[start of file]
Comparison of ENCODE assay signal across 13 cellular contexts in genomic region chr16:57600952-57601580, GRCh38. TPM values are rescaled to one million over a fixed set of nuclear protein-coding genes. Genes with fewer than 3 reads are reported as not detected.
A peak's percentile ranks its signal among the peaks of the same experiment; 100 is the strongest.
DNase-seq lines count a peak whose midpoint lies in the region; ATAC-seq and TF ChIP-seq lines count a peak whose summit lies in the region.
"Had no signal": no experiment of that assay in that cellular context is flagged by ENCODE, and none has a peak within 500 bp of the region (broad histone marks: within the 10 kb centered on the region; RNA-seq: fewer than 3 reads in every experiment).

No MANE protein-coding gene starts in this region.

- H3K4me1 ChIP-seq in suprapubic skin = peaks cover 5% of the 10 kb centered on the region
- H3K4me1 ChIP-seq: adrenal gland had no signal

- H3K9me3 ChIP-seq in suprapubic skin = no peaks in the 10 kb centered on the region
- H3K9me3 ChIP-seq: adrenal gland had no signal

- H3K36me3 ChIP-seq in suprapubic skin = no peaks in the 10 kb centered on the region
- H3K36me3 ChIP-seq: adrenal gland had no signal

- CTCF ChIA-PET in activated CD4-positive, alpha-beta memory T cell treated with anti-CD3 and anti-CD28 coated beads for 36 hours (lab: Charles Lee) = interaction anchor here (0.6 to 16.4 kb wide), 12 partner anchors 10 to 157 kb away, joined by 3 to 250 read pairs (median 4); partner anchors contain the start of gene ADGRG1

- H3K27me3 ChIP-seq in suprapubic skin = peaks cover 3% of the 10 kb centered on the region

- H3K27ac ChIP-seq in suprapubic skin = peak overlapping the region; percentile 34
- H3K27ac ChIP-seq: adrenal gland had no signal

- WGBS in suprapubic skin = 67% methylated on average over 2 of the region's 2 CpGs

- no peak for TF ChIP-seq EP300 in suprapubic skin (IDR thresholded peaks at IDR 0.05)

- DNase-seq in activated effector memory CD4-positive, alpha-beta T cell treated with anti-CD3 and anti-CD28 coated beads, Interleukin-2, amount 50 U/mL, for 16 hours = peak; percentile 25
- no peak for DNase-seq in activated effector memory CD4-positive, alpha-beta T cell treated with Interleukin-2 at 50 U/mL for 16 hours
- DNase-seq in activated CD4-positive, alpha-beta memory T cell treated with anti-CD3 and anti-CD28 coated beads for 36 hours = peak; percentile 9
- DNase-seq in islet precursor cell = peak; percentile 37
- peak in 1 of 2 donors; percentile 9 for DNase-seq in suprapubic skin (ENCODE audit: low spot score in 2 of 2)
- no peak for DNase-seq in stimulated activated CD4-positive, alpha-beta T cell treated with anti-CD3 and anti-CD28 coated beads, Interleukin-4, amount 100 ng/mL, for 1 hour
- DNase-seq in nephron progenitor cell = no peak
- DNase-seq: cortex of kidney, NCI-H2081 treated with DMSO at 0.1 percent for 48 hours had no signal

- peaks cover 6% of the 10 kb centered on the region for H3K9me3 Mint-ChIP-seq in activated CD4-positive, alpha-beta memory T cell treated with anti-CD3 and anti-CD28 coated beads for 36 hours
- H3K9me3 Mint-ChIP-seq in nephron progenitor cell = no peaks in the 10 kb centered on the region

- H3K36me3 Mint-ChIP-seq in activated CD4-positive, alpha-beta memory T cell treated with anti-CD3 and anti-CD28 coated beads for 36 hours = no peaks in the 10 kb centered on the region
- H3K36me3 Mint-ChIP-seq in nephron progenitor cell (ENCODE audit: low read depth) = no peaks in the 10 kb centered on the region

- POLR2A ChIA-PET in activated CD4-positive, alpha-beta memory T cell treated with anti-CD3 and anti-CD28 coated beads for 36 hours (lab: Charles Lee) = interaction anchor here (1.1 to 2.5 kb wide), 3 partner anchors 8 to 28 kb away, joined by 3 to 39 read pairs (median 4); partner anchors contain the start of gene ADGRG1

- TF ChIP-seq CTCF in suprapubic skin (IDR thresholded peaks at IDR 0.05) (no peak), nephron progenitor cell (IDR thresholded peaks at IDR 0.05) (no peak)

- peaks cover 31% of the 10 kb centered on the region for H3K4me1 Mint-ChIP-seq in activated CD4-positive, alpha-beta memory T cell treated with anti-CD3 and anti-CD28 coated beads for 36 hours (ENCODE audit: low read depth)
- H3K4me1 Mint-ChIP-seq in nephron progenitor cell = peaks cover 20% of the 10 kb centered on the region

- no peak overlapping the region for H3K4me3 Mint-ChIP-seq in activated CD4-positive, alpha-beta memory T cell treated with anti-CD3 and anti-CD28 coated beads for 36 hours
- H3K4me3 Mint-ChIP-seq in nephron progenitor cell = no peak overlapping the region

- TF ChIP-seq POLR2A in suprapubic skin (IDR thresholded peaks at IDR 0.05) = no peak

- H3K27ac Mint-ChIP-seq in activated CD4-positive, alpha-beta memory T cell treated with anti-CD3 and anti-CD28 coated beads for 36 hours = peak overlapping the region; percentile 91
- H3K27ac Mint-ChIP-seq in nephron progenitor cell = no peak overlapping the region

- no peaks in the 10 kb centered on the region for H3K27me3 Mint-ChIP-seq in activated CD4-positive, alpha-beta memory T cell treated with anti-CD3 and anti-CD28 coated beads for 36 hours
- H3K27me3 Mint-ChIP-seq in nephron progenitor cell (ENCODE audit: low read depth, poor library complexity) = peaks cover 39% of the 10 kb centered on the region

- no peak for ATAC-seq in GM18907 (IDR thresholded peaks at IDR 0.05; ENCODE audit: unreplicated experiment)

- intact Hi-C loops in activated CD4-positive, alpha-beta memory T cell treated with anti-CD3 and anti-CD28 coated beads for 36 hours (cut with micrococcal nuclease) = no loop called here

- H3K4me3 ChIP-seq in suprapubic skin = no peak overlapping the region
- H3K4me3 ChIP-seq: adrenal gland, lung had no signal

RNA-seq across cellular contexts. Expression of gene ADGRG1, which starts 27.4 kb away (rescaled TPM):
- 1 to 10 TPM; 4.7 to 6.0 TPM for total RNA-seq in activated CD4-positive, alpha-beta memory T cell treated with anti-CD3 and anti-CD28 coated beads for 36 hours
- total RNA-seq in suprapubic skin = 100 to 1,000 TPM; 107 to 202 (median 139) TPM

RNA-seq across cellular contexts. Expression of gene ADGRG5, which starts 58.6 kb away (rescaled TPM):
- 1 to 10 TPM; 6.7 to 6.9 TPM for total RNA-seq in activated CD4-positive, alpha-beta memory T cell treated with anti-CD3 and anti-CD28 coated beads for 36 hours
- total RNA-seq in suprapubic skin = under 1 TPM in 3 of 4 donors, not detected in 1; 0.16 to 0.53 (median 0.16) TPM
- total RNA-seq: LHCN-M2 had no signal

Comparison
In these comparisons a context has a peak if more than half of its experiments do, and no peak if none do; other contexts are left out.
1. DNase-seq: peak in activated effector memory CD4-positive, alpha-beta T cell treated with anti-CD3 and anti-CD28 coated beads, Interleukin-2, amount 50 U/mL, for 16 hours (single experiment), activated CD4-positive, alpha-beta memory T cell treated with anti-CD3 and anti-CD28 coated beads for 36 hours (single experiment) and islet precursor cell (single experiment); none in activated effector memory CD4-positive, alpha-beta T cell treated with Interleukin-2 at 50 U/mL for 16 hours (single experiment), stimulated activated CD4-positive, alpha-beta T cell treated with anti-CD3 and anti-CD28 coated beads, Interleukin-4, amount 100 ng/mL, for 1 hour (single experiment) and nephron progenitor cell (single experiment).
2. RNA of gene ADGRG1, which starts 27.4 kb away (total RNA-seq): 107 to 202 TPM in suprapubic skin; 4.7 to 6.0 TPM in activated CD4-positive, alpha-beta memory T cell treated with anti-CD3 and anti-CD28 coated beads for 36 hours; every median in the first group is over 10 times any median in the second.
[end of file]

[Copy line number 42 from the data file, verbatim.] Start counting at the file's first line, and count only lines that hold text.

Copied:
- intact Hi-C loops in activated CD4-positive, alpha-beta memory T cell treated with anti-CD3 and anti-CD28 coated beads for 36 hours (cut with micrococcal nuclease) = no loop called here